As much as we love our Amstrad CPC, the sound we get with the General Instrument AY-3-8912 sound chip isnt the bestone on 8bit computers. Happily it's possible to get a better sound with either a Digiblaster, an Amdrum or a Music Machine.
The first version of the Digiblaster was designed by Face Hugger (Interview of Face Hugger by NoRecess) and printed in the German magazine CPC Amstrad International in issue 8-9/1991. It's a small hardware device plugged into the CPC's printer portto play 8-bit mono sound samples. Joshua made a redesign for better sound quality (electronic printout of Digiblaster v1 and v2 here).Then there is new Digiblaster by Futurs : the SoundPlayer and the SoundPlayer+ (VN96 network included). The SoundPlayer+ was replaced later by the SoundPlayerNG.
The digiblasters v1, v2 and SoundPlayer(+/NG) can be connected to passive mono speakers.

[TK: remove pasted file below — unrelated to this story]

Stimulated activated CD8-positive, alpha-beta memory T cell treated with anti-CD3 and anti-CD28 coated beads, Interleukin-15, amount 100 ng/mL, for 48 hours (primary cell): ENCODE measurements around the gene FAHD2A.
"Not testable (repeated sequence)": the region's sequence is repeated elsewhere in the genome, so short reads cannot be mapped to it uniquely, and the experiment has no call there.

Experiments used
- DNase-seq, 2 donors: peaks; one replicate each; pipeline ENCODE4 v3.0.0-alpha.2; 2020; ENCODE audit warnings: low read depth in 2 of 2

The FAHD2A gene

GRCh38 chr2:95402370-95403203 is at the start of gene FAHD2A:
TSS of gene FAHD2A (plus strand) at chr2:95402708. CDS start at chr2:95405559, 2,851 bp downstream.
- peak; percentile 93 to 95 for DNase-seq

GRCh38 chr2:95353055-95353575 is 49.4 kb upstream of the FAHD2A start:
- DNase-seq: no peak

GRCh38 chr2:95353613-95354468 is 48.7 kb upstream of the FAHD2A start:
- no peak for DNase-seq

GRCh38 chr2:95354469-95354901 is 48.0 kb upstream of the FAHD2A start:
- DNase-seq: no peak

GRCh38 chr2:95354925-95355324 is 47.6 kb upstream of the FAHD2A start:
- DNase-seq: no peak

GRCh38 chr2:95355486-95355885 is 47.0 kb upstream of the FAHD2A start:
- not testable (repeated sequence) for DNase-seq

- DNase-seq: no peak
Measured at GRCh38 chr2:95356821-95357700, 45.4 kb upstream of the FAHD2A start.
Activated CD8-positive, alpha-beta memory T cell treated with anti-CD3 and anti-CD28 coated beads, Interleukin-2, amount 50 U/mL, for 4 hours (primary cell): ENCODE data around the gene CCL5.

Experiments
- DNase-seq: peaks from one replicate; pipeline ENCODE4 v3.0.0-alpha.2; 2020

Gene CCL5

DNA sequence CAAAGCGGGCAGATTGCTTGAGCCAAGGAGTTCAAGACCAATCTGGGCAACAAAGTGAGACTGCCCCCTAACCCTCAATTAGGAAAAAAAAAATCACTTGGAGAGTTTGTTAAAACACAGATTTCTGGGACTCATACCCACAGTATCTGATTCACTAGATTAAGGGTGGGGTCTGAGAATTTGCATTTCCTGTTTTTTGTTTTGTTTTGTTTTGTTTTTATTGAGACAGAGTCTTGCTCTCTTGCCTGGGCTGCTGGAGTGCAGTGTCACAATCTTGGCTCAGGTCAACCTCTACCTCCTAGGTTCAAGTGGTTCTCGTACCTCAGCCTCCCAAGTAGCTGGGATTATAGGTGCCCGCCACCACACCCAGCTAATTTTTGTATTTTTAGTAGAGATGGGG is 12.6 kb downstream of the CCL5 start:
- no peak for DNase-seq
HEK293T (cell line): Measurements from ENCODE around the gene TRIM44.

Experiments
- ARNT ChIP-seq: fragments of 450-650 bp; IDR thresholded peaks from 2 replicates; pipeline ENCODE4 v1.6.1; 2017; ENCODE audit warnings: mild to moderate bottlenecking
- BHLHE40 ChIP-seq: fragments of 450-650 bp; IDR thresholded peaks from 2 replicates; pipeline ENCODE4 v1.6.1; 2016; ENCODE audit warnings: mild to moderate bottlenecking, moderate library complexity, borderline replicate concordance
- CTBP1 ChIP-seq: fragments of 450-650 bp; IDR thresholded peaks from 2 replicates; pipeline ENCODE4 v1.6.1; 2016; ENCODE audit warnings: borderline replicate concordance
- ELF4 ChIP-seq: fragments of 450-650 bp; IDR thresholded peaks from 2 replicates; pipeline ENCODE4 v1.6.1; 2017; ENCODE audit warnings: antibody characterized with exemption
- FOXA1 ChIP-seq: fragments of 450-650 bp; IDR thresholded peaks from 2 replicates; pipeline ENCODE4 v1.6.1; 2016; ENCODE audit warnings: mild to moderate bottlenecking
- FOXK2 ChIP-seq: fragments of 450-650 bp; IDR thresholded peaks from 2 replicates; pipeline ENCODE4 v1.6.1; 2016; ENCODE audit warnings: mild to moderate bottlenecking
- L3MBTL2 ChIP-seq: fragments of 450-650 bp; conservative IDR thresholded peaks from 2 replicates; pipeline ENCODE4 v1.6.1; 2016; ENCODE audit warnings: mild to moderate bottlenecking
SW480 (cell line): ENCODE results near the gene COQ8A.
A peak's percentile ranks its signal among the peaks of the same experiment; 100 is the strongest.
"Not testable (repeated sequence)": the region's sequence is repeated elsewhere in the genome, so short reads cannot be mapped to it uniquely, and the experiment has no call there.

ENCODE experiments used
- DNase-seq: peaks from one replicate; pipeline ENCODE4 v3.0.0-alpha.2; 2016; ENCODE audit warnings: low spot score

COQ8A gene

A few months back, Bryce made a redesign with even better sound quality : the Digiblaster v3. You can feed the AY output through the card so that both sound sources are played through the same speakers. The DigiBlaster has been made dual-mono so that both speakers play the sample as is done withthe AY-3-8912 Channel B. The AY and Digiblaster sound levels are balanced. You must use active stereo speakers.
You can write music using the Digiblaster with :
At least 2 Amstrad CPC demos did use the Digiblaster : Bordelik Demo 4 (1995) and Digital Orgasm (1994).
The Amdrum has been made by Cheetah, but it uses the expansion connecter. It can also play 8bit samples like the Digiblaster, and was advertised as a drum synthesiser. You can check the youtube video of the Amdrum being used with the JavaCPC emulator.
A third device which I found on CPCWiki : the Music Machine, using the expansion connector like the Amdrum. Another hardware letting play sound samples, designed by Flare Technology andmanufactured by RAM Electronics. It could record sound with a microphone.